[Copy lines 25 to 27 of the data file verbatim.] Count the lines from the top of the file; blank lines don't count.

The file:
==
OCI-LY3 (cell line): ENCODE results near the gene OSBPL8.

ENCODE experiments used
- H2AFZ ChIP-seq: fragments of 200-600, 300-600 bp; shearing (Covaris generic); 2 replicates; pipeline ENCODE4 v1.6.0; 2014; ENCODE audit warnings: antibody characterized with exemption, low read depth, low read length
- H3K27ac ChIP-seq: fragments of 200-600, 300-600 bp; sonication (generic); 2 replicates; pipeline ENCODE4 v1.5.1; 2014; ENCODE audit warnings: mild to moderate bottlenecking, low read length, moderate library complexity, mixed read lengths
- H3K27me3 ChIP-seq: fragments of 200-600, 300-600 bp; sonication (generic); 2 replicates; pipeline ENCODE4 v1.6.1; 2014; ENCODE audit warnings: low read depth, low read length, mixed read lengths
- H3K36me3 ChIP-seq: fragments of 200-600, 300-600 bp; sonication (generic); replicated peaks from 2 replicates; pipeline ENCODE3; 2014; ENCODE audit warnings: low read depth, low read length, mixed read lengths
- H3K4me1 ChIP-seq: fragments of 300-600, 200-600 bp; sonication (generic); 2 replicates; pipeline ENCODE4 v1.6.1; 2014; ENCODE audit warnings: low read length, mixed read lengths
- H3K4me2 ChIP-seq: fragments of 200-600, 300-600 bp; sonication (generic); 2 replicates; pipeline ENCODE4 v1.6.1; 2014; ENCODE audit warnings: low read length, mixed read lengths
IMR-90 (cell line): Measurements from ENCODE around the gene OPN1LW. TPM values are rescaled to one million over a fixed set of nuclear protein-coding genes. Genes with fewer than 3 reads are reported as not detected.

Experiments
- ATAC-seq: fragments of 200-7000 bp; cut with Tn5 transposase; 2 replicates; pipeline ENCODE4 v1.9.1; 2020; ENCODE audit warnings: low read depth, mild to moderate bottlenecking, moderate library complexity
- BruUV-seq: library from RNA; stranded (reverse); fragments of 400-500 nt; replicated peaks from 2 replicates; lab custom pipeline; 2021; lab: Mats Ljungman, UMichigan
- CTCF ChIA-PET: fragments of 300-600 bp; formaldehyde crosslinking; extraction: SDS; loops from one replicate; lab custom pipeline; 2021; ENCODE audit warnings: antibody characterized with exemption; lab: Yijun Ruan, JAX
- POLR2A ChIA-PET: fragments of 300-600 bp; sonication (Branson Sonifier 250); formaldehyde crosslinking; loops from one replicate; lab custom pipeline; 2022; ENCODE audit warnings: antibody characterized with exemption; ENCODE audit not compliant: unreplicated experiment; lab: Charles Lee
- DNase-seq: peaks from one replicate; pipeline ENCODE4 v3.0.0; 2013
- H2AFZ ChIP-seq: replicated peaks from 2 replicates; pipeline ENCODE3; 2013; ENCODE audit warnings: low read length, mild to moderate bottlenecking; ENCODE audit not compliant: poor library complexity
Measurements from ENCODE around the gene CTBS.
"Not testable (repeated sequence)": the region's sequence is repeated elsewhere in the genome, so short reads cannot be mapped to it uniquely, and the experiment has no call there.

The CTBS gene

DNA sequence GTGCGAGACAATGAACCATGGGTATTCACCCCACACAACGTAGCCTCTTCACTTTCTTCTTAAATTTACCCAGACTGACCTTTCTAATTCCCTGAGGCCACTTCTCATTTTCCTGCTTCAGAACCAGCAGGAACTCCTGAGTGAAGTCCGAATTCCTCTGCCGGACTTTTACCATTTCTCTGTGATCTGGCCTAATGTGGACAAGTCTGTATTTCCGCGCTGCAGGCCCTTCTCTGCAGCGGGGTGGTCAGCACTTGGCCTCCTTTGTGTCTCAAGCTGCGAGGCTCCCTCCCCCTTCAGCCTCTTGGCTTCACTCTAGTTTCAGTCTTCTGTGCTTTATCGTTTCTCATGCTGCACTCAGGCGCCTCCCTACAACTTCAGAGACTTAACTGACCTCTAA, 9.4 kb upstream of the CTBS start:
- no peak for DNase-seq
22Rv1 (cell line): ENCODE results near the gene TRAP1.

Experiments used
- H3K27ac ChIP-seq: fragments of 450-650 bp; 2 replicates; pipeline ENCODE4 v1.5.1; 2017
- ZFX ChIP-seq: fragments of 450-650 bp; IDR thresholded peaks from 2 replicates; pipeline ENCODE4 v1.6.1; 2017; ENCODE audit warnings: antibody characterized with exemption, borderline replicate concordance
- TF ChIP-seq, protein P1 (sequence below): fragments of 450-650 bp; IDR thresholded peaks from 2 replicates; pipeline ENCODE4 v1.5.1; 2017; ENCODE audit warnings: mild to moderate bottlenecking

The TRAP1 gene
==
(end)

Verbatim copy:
- ZFX ChIP-seq: fragments of 450-650 bp; IDR thresholded peaks from 2 replicates; pipeline ENCODE4 v1.6.1; 2017; ENCODE audit warnings: antibody characterized with exemption, borderline replicate concordance
- TF ChIP-seq, protein P1 (sequence below): fragments of 450-650 bp; IDR thresholded peaks from 2 replicates; pipeline ENCODE4 v1.5.1; 2017; ENCODE audit warnings: mild to moderate bottlenecking

The TRAP1 gene